African American Studies Scholars
Our alumni are a diverse group. Scholars in African American Studies come from all racial and ethnic backgrounds and work in fields that deepen the public understanding of minority experiences.
As an African American studies graduate, you're a part of a community of scholars from many different colleges and universities that includes historian Darlene Clark Hine, artist Jonathan Green, and economist Julianne Malveaux. All three of them, among others, have been lecturers at our annual Robert Smalls Lecture Series, which we welcome you to attend and support even after graduation.
Meet Our Alumni
"It was an honor to receive the Dr. Grace Jordan McFadden Scholarship sponsored by the African American Studies Program. I received this scholarship for my academic achievements and my commitment to leadership and service.
Through this scholarship, I was given the unique opportunity to pursue an endeavor that I never thought was possible: studying abroad.
I was able to travel to Poland, Lithuania, and Germany on a summer study abroad trip, where I studied the Holocaust. We visited places where Jews were either displaced or completely annihilated by the Nazi regime. My understanding of the consequences of racism and the need to prevent mass murder has forever changed because of this scholarship."
Amartha is currently pursuing her M.D at the Medical University of South Carolina.
”I knew when I came to USC that I was going to major in political science, and become a high-powered attorney,” explained Hakeem Jefferson. But as is often the case, plans change once you become fully immersed in college life.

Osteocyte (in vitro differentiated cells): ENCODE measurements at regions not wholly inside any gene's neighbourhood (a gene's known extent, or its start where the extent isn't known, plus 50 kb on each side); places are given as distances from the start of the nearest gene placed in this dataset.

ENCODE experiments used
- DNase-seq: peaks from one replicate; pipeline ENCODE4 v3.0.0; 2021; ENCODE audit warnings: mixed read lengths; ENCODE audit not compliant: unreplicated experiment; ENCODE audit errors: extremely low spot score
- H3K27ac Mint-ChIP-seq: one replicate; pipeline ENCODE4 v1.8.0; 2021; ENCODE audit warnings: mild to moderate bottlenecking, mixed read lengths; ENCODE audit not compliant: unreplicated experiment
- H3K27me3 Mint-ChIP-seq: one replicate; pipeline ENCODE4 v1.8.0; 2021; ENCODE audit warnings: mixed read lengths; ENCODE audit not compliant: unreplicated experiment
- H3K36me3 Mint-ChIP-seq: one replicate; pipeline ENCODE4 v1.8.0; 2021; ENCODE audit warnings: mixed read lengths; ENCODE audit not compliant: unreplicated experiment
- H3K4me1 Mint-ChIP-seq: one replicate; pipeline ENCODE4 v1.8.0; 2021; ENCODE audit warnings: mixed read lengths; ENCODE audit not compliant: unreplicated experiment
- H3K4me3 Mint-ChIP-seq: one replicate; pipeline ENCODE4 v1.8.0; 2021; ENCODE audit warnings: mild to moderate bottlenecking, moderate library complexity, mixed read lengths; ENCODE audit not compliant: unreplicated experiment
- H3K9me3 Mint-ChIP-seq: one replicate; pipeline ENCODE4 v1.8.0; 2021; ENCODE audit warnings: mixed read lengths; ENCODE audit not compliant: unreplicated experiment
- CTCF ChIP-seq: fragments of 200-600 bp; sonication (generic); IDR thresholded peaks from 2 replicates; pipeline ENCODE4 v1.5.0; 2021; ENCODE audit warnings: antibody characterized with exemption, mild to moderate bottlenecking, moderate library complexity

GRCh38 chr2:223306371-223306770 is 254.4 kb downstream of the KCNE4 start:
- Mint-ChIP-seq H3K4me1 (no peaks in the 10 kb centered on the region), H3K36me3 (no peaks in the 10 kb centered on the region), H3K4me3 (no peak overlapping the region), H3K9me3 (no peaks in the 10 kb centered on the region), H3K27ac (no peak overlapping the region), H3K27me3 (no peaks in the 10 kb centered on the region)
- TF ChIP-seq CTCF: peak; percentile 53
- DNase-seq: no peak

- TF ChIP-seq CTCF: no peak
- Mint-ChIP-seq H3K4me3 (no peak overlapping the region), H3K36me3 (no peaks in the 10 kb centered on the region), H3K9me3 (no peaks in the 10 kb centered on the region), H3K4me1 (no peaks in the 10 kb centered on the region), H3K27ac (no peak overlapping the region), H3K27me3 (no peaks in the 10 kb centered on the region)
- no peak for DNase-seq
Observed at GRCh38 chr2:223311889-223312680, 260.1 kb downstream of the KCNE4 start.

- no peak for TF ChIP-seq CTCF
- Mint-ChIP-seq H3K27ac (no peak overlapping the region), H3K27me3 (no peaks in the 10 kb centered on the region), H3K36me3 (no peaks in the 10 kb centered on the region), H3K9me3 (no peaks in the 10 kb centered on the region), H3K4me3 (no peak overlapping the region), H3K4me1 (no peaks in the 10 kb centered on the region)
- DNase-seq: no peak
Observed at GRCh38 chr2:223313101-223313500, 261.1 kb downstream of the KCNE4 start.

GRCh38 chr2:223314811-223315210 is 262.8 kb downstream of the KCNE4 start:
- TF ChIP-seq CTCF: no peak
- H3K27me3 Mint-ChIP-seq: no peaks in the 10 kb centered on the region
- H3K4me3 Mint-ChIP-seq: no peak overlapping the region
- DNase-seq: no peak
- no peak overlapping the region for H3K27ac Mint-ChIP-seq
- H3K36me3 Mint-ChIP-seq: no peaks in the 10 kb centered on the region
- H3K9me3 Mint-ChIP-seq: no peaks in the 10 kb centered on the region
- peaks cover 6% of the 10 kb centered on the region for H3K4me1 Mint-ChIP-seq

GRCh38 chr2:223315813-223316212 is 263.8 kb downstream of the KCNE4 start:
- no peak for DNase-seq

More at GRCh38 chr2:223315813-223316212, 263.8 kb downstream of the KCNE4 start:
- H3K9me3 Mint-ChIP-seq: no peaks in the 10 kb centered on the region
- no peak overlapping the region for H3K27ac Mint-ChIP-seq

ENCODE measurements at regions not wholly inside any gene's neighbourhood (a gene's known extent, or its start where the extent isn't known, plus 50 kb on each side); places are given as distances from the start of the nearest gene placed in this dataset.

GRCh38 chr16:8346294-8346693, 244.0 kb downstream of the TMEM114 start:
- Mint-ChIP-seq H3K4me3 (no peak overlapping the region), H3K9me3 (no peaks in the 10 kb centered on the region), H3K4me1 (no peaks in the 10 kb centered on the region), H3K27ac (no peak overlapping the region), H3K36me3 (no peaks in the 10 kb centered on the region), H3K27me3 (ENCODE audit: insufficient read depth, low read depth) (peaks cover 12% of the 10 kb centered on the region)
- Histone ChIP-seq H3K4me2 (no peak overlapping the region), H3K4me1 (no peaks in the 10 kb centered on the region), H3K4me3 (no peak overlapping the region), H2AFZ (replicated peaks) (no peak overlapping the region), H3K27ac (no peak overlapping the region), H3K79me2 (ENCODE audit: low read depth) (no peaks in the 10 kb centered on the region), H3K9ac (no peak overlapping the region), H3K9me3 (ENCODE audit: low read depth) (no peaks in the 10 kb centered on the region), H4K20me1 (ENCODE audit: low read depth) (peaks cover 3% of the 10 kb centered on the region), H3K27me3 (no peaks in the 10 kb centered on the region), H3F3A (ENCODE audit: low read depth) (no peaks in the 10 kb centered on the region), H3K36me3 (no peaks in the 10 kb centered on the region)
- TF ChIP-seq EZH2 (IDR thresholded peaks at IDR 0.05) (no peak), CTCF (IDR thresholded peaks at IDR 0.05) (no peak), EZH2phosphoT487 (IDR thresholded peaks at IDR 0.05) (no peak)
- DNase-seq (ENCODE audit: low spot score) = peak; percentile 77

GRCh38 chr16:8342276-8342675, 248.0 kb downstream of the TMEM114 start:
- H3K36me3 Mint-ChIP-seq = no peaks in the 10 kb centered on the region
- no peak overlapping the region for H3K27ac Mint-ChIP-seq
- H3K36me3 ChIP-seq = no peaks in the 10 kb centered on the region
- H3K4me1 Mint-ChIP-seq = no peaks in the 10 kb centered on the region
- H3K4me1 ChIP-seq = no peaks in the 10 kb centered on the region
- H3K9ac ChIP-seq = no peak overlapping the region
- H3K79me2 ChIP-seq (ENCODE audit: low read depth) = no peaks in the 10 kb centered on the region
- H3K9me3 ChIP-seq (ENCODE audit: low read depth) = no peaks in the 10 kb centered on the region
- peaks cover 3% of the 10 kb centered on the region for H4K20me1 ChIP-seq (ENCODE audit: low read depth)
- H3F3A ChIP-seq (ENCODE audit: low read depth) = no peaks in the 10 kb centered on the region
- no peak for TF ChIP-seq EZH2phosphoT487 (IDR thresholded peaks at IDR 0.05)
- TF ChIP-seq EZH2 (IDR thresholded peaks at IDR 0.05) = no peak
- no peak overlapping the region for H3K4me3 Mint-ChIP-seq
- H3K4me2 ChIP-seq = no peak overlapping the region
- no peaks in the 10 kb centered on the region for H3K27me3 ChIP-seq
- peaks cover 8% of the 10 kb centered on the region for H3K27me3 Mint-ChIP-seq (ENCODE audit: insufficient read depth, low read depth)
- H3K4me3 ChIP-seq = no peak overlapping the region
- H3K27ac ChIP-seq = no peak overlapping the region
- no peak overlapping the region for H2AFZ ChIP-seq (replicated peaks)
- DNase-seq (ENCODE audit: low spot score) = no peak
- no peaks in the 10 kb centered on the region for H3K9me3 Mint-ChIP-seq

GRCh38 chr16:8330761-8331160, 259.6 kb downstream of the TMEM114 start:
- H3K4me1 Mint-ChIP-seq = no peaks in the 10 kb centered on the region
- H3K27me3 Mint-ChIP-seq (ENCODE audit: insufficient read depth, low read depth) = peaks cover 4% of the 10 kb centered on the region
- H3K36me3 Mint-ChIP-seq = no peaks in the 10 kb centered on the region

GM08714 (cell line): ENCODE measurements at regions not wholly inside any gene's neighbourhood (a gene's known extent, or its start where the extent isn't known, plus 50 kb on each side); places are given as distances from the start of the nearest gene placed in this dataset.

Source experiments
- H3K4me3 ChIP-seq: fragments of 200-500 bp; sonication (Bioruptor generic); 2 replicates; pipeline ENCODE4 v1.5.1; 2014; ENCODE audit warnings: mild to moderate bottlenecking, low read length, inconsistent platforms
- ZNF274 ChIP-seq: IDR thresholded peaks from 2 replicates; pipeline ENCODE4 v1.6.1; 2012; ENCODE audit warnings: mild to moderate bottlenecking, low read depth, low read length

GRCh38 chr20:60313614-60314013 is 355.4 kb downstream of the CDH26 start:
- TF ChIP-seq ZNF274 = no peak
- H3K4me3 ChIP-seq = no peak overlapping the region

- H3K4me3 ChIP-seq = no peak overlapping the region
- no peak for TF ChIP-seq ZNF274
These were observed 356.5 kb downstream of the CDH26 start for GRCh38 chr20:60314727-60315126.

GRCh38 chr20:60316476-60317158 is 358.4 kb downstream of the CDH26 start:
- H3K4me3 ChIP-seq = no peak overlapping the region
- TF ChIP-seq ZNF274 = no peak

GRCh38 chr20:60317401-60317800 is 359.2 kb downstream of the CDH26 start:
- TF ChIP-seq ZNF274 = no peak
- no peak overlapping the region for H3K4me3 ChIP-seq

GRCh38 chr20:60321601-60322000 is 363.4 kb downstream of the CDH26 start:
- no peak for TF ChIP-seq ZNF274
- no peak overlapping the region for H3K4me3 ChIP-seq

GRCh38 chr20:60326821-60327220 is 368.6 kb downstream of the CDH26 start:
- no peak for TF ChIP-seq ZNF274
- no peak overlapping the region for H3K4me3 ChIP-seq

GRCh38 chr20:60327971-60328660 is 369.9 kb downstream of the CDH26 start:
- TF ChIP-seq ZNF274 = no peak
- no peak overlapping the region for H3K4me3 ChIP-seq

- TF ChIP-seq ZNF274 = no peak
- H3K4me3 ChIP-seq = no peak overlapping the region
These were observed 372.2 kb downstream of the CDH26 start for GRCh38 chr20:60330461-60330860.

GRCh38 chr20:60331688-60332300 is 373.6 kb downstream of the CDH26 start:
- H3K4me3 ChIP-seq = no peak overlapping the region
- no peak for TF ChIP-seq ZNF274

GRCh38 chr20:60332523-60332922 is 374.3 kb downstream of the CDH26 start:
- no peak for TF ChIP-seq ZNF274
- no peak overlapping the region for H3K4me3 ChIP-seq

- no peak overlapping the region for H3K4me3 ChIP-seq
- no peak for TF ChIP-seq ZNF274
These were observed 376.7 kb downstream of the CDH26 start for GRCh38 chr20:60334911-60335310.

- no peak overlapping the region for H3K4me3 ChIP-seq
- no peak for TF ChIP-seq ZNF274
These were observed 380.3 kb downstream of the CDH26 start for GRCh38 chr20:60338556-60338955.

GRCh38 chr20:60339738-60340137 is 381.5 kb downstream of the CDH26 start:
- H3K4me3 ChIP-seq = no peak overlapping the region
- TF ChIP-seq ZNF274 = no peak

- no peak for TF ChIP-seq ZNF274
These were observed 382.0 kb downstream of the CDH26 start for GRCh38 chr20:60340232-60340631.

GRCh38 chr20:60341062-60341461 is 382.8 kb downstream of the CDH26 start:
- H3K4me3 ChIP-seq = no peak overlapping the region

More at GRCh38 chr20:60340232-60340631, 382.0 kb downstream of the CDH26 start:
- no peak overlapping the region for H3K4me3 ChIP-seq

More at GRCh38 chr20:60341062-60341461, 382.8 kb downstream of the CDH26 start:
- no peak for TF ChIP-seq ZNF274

Two professors: Drs. Bobby Donaldson and Todd Shaw, kept Hakeem on the edge of his seat in class, and before long he was inspired to become a college professor. Shaw also helped Hakeem conduct undergraduate research on the 2008 presidential election, which turned into a co-authored research publication. This prepared Hakeem to ask tough questions and find answers as he pursues his graduate degree.
Hakeem has long been inspired by the intersection of race and politics. He is currently pursuing his Ph.D. in political science at Dr. Shaw’s alma mater, University of Michigan. His interests include American Political Institutions, focusing mainly on Congress and the courts as well as how decision making models take into account politics and race. Hakeem looks forward to publishing scholarly work that is accessible and relatable so that people will know how to apply it to their daily life.
"In August of 2000 I left my Brooklyn, N.Y. home as an 18 year-old with questions about my place in the world. In December 2003, with the guidance of great professors in the AFAM department, I had answers. A terrific group of men; Dr. Cleveland Sellers, Dr. Bobby Donaldson, Dr. Kwame Dawes, Dr. Todd Shaw, and Dr. Chris Leevy Johnson played a pivotal role in my development.
Another professor, Dr. Valinda Littlefield, taught me great lessons both academically and socially. Their commitment to being not only teachers, but also mentors who wanted me to think outside the box and set goals I never thought would be achievable, was vital to my growth into being a man, and something that I will forever cherish. Many of the decisions I make today are a direct result of conversations that I shared with these mentors; conversations that we shared long after our class time expired. I appreciate the AFAM program for molding me into a positive contributor to society and will forever feel proud of my experience."
Michael is the former Director of Student Athlete Development at the University of South Carolina. He is currently the head basketball coach at Oklahoma State University.